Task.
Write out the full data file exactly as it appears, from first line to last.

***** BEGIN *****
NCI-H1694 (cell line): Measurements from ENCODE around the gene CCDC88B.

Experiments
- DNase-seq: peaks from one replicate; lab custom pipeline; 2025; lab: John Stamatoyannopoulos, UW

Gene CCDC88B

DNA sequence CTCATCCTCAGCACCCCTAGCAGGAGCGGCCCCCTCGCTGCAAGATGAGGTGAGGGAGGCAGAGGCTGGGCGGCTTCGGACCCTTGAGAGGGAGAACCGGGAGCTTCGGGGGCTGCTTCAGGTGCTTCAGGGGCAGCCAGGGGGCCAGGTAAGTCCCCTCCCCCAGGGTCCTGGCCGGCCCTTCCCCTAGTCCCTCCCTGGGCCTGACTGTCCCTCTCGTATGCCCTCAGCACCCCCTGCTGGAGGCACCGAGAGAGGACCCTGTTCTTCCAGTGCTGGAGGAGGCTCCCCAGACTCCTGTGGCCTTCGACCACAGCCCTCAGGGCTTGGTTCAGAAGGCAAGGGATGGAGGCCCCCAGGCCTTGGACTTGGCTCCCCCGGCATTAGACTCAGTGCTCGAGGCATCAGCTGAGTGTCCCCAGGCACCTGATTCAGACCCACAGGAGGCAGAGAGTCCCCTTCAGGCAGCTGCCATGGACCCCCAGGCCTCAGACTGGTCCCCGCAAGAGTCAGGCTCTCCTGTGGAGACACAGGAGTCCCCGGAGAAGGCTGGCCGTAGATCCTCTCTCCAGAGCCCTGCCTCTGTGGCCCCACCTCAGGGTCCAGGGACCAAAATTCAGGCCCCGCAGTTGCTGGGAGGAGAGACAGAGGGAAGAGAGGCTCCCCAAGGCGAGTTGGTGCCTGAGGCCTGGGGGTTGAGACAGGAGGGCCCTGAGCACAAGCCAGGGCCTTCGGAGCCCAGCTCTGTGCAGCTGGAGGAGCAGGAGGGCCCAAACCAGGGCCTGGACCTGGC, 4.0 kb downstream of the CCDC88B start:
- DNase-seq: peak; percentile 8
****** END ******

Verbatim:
NCI-H1694 (cell line): Measurements from ENCODE around the gene CCDC88B.

Experiments
- DNase-seq: peaks from one replicate; lab custom pipeline; 2025; lab: John Stamatoyannopoulos, UW

Gene CCDC88B

DNA sequence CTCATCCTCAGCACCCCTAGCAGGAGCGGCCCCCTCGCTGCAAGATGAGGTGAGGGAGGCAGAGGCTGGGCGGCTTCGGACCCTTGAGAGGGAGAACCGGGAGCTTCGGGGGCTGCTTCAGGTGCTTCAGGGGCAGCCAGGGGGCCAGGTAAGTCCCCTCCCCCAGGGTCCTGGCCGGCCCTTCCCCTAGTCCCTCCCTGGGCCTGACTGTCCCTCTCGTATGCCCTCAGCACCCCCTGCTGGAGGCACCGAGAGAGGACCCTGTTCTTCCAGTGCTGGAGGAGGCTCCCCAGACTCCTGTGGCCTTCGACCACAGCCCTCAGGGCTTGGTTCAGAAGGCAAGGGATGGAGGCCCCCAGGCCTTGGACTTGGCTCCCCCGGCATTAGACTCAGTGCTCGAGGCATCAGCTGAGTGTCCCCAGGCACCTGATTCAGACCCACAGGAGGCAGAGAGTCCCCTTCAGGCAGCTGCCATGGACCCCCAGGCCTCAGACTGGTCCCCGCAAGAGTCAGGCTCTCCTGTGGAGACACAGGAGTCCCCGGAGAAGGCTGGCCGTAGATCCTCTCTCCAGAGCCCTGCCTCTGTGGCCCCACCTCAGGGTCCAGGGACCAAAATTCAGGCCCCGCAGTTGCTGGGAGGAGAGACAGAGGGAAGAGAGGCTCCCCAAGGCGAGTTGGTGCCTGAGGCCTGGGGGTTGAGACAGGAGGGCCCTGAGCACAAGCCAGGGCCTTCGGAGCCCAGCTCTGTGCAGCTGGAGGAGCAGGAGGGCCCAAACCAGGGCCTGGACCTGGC, 4.0 kb downstream of the CCDC88B start:
- DNase-seq: peak; percentile 8